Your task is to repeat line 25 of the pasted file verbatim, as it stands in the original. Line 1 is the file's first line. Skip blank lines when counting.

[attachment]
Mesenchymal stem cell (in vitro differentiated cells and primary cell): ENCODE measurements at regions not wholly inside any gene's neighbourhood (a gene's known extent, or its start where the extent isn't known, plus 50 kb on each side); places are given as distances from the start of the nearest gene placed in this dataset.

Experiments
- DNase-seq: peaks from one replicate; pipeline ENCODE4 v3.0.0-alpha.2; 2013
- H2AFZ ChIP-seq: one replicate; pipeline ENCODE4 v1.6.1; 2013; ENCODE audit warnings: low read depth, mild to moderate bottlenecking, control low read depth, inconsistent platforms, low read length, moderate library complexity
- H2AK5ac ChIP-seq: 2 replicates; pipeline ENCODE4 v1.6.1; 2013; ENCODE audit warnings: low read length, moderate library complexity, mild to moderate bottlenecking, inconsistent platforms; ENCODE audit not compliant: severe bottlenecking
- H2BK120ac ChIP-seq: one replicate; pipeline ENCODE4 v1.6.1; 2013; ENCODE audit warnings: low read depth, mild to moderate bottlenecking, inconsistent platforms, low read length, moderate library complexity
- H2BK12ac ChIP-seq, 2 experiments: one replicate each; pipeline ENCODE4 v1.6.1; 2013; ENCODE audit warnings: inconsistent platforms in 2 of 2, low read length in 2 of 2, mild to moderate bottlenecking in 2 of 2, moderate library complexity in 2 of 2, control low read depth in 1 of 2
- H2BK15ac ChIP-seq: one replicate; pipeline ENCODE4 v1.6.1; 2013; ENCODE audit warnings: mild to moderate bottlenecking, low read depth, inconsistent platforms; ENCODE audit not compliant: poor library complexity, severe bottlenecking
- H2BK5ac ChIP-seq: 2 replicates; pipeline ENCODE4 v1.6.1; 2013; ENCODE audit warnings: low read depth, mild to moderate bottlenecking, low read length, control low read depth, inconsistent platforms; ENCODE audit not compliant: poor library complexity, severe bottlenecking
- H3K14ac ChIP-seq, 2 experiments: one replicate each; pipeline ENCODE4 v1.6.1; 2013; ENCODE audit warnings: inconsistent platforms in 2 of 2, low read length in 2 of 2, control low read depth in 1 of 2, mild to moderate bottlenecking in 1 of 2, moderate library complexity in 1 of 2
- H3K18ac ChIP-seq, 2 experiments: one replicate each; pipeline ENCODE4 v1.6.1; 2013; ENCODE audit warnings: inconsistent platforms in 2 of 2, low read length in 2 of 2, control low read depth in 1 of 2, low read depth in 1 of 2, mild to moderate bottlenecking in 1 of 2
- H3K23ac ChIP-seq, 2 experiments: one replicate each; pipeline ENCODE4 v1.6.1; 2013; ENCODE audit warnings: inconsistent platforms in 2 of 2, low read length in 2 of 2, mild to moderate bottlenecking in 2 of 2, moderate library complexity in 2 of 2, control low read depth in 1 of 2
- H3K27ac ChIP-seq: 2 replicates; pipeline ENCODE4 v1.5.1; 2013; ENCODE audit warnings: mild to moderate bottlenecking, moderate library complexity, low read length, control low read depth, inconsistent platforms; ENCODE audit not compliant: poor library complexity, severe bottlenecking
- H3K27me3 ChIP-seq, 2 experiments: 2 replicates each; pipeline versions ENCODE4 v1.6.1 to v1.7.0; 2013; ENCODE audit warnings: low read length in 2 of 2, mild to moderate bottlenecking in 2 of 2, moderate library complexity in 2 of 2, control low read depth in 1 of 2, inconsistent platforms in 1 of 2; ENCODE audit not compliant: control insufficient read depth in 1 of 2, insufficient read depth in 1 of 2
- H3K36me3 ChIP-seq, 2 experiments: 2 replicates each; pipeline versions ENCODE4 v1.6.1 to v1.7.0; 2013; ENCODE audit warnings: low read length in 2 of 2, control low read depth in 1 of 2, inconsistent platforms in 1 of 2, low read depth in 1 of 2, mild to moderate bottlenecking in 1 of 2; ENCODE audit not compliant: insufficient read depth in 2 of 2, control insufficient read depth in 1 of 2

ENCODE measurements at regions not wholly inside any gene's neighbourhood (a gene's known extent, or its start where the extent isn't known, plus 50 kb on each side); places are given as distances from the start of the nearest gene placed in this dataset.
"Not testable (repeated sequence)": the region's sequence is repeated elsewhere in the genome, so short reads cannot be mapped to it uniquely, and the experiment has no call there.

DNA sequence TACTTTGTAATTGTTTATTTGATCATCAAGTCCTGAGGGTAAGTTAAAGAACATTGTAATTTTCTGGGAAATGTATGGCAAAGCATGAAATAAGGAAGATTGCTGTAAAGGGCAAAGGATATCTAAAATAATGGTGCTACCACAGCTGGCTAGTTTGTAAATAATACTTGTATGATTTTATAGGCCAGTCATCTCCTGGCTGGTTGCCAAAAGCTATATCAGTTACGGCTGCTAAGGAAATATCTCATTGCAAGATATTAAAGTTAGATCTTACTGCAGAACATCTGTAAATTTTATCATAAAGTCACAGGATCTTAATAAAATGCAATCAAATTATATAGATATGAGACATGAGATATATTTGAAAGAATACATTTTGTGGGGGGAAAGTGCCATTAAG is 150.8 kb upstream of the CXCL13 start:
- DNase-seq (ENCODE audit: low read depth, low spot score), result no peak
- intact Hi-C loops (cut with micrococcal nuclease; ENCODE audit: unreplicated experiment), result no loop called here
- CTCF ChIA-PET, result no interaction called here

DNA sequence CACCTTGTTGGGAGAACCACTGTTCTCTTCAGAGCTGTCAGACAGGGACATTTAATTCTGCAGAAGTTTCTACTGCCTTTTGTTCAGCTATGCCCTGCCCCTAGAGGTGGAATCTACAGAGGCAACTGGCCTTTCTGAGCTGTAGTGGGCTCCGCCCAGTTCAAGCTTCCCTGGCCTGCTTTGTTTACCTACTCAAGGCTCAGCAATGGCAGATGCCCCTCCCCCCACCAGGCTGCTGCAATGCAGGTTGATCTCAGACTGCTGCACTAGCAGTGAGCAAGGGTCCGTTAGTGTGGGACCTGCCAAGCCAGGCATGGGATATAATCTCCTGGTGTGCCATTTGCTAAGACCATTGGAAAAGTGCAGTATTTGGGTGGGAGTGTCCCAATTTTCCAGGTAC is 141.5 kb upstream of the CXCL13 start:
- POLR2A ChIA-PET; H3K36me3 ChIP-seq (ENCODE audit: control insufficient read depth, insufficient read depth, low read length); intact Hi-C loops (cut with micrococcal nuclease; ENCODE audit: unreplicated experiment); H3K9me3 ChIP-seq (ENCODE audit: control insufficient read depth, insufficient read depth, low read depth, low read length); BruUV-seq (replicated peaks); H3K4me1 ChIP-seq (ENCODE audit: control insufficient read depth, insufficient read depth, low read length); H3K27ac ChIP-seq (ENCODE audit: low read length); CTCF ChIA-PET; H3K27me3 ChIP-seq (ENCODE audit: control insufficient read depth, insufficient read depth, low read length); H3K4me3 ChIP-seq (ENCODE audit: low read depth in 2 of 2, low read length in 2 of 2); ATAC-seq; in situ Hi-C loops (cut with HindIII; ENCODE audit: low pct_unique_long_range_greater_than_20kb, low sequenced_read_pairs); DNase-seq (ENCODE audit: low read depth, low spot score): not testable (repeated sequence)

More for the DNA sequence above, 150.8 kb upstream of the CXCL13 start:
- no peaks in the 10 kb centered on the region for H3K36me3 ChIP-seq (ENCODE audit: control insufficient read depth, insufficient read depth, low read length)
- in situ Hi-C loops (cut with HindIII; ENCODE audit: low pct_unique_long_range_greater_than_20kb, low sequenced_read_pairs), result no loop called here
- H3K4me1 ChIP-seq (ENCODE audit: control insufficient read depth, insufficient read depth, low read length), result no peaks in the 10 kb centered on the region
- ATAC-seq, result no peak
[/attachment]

- no peaks in the 10 kb centered on the region for H3K36me3 ChIP-seq (ENCODE audit: control insufficient read depth, insufficient read depth, low read length)